A federal judge in Texas has dismissed a lawsuit filed by three University of Texas at Austin professors seeking to overturn the state’s 2015 “campus carry” law, which allows licensed individuals to carry concealed handguns inside most public university buildings. It’s covered by Matthew Watkins in the Texas Tribune.
The suit claimed, among other arguments, that the presence of guns in classrooms stifles freedom of speech, by chilling the discussion of controversial or emotional topics. The article says the suit was a long shot, but the court did not address any issues besides the free speech claim, perhaps leaving the door open for other avenues to challenge the statute.
Texas Attorney General Ken Paxton hailed the decision.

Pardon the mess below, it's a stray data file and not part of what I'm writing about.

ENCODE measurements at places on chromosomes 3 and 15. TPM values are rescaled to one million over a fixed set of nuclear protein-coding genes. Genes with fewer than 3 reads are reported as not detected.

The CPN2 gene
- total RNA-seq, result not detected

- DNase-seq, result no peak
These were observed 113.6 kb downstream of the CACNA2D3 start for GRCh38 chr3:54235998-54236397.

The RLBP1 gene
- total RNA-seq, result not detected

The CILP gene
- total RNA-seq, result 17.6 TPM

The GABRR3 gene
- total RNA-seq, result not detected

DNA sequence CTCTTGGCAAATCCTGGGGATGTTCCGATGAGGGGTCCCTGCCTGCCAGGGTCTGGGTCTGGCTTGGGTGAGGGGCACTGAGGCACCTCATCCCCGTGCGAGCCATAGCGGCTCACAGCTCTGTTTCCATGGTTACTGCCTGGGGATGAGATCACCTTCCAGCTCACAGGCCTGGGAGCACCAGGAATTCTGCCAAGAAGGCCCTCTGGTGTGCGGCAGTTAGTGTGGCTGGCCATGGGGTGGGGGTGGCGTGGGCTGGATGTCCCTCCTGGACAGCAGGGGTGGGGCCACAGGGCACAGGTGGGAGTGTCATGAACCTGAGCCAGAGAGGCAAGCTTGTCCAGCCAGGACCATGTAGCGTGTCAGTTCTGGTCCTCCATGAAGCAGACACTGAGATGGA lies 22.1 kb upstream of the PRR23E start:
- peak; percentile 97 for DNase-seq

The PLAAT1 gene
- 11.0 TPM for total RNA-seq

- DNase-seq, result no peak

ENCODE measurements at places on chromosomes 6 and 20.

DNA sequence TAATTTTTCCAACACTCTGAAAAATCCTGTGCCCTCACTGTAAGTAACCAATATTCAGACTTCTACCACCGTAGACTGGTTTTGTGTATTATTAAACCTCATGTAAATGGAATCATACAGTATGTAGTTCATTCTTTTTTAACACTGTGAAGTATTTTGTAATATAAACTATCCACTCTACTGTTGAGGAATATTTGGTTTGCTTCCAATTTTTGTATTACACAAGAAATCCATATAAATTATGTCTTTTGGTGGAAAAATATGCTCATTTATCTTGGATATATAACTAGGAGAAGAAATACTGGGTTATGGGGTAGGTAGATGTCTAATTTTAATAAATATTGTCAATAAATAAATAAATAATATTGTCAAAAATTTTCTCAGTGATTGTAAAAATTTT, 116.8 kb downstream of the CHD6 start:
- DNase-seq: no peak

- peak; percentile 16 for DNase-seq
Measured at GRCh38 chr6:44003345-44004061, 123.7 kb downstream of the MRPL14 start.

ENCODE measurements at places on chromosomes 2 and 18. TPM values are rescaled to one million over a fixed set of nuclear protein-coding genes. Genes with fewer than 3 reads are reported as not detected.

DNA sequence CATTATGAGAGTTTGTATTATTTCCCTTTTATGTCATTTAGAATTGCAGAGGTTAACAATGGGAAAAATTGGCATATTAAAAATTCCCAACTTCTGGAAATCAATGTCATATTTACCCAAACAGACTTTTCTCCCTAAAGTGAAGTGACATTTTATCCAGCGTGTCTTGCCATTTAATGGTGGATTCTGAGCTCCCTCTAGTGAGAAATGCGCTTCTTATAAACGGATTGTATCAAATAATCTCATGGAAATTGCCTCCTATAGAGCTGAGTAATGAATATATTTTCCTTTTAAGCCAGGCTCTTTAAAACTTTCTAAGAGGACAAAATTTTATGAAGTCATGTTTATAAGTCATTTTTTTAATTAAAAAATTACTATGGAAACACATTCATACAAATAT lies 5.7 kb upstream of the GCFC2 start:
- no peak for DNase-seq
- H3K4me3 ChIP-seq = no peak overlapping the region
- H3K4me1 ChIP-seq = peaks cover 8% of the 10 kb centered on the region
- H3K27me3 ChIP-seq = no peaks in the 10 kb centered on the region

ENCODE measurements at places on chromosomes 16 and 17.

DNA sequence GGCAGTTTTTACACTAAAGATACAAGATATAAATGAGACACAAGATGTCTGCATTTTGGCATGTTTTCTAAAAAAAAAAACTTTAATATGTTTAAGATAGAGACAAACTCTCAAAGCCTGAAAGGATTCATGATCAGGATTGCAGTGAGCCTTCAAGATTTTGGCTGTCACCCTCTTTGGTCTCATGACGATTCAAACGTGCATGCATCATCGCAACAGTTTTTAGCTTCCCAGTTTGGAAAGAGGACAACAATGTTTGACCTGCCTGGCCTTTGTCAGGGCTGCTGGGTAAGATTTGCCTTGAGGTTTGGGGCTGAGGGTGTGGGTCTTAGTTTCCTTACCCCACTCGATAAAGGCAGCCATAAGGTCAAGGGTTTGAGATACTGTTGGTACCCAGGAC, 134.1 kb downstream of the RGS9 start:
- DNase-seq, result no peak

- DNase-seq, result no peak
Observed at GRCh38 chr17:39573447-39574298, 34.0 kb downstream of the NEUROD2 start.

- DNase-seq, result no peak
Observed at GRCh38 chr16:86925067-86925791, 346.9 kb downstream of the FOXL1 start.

Community colleges are presently implementing the law, which takes effect in August for two-year schools. Gun-free zones are permitted, but such prohibitions reportedly can not include classrooms or faculty offices. The law stipulates that only licensed carriers of concealed weapons can bring their weapons into campus buildings. To get a license you must be at least 21 (or in the military), pay a fee, and submit to a brief training regimen.
So far, firearms policy is not included in the agenda for the forthcoming Special Session.